breaking news from the world of ideas

by Peter Franklin
Monday, 12
April 2021

Why we won’t cancel Yuri Gagarin

Sixty years ago today, we became a spacefaring species. It was, of course, Yuri Gagarin who took that giant leap — becoming the first human being to reach outer space.

It wasn’t a long trip. Lift off was at 6.07 am and he landed back on Earth less than two hours later. However, during his time away he orbited the planet, endured eight gees of acceleration (without blacking out) and completed the last ten minutes of his journey by parachute (having ejected four miles up).

What did you do before breakfast?

His achievement surely places him among the great explorers. However, if he were a Columbus, a Livingstone, or a Lewis and Clark, you can be sure that today there’d be an effort to ‘contextualise’ Gagarin and the Vostok 1 mission. ...  Continue reading

by Peter Franklin
Thursday, 8
April 2021

Can Jennifer Lopez tempt you back to work?

Have you heard about the WELL Health-Safety seal?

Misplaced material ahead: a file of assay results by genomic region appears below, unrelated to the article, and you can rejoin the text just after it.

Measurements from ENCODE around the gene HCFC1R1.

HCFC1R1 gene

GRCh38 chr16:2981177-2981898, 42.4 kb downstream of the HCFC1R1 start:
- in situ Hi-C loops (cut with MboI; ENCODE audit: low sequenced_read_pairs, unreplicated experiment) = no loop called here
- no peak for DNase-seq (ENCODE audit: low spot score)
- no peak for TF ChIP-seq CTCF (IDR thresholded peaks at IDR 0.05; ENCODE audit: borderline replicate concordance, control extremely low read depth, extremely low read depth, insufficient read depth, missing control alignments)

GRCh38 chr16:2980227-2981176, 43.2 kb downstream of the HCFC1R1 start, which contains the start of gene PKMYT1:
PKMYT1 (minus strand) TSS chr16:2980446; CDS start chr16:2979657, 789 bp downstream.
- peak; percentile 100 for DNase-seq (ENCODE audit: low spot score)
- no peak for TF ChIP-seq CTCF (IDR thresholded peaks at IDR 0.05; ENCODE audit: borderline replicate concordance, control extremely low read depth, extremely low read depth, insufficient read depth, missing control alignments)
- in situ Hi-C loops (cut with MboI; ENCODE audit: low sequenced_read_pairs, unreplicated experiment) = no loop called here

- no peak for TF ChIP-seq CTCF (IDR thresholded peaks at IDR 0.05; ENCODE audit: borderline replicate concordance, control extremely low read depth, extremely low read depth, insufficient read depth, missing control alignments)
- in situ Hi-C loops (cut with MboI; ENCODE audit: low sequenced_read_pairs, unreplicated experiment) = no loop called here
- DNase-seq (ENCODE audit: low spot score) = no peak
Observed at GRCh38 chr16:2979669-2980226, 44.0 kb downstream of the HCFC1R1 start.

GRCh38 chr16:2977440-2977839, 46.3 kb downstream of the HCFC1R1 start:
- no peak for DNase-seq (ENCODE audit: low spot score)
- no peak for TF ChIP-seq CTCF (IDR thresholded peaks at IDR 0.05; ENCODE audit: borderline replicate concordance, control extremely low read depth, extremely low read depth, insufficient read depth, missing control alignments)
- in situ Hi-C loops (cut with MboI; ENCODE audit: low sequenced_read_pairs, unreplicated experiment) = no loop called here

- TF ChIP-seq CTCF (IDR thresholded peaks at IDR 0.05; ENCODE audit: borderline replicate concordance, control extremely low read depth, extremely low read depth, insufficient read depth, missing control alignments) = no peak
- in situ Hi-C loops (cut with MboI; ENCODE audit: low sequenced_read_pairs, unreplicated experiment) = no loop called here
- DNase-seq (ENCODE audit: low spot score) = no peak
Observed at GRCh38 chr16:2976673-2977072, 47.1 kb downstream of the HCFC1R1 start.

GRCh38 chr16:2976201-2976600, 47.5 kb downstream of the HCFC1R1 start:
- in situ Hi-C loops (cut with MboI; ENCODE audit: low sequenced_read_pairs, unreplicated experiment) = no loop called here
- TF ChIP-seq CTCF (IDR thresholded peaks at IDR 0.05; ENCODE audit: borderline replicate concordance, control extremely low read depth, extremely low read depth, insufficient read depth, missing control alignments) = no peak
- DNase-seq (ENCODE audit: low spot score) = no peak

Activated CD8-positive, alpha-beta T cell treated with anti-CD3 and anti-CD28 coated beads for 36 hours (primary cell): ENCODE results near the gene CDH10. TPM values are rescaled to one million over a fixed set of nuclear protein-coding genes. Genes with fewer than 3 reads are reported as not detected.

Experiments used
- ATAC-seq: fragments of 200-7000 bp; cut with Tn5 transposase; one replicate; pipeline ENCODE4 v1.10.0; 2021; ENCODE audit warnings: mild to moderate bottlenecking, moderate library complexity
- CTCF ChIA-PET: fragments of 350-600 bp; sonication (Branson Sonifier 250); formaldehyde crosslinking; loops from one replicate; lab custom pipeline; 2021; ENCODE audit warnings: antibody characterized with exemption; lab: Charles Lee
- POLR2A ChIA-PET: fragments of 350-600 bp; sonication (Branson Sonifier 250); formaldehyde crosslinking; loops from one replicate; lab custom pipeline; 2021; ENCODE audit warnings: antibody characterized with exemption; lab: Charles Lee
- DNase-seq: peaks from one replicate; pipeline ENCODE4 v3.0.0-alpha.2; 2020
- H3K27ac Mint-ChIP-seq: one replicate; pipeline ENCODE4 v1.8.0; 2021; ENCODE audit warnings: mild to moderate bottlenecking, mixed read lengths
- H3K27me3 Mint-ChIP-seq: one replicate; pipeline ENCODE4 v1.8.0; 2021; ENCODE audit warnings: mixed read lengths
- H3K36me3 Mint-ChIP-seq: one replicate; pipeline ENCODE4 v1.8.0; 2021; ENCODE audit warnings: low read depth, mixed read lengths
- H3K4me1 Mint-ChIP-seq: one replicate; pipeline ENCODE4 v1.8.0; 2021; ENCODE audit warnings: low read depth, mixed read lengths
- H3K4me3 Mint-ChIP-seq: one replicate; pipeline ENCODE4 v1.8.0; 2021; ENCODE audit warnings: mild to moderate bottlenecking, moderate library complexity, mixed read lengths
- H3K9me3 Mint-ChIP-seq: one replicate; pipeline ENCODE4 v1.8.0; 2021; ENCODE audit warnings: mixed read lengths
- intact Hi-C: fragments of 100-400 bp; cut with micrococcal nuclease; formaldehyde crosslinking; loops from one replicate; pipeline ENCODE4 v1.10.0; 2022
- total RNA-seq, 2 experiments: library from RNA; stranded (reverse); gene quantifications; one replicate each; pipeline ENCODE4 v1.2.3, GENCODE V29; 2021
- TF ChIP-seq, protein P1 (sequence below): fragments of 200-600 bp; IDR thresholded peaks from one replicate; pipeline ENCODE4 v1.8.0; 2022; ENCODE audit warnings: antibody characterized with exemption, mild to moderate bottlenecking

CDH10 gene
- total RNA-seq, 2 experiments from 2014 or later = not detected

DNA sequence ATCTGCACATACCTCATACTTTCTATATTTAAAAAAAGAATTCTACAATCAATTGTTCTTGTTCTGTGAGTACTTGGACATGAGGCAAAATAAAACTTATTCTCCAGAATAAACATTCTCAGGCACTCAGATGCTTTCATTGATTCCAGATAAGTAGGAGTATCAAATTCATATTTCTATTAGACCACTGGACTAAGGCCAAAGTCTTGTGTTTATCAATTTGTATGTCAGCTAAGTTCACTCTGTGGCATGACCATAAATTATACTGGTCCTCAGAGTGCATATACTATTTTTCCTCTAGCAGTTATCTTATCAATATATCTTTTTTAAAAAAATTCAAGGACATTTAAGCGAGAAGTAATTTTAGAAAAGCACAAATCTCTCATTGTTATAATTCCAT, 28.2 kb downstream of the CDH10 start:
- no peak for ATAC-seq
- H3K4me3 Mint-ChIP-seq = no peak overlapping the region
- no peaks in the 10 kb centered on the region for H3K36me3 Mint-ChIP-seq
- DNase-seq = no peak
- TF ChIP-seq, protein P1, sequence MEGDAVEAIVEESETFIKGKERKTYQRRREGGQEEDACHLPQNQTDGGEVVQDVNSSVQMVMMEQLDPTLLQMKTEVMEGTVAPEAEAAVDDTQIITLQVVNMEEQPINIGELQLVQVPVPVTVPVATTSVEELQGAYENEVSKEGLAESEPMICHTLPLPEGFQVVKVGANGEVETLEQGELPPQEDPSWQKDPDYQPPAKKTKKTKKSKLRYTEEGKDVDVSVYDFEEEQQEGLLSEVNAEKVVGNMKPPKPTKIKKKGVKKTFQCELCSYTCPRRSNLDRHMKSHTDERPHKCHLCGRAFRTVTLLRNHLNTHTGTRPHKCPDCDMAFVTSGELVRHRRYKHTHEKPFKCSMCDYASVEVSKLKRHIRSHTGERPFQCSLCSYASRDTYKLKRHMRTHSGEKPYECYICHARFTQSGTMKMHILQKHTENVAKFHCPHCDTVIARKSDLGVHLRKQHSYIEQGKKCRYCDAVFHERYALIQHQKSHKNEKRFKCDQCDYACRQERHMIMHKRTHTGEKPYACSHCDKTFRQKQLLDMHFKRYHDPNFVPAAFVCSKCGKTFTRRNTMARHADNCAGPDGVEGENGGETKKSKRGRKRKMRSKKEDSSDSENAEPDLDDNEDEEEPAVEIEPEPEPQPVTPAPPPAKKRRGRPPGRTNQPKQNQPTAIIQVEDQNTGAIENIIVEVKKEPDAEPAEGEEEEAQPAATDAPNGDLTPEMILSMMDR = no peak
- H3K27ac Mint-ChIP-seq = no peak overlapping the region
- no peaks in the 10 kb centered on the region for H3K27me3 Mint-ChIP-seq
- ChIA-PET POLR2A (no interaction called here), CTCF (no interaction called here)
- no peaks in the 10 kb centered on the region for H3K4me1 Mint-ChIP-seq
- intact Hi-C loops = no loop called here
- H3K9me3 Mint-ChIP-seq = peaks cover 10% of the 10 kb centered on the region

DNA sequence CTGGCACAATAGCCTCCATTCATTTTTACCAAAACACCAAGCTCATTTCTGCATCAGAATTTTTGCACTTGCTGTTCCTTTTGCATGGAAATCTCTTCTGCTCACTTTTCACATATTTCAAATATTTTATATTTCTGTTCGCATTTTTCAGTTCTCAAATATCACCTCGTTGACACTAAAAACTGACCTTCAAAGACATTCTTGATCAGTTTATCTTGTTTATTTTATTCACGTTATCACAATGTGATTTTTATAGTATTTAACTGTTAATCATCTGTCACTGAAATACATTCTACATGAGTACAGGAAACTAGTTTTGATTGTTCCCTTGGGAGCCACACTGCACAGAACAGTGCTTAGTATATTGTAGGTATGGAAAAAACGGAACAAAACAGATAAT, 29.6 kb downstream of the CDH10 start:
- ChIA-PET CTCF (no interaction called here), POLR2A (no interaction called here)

If not, here’s the high profile promo. It features Jennifer Lopez. And Lady Gaga. Not to mention Robert De Niro, Michael Jordan, Venus Williams and Deepak Chopra. Oh, and Dr Richard Carmona too — the seventeenth Surgeon-General of the United States of America.

It’s basically a certification scheme for buildings — promising high standards of, well, wellness. Which is all well and good, but why are so many celebs and experts promoting it? More to the point who’s paying them to do it? (I’m assuming they’ve been paid. Well paid, most likely.) ...  Continue reading

by Peter Franklin
Wednesday, 7
April 2021

America’s disturbing death statistics

Before Covid, there was another epidemic — the opioid epidemic.

In fact, as Anne Case and Angus Deaton of Princeton University have shown, the problem isn’t only the fatalities caused by opioid misuse, but also other forms of drug overdose, suicide and alcohol-related liver disease.

Described by Case and Deaton as “deaths of despair”, these scourges have had a measurable impact on mortality trends in America. Indeed, the problem was serious enough to send a century-long trend of ever-increasing lifespans into reverse.

It is not an equally distributed phenomenon. The rise in deaths of despair is overwhelmingly concentrated among poorer Americans. The size of this effect is shown in new research from Case and Deaton published in the Proceedings of the National Academy of Sciences. ...  Continue reading

by Peter Franklin
Friday, 2
April 2021

Make the Church weird again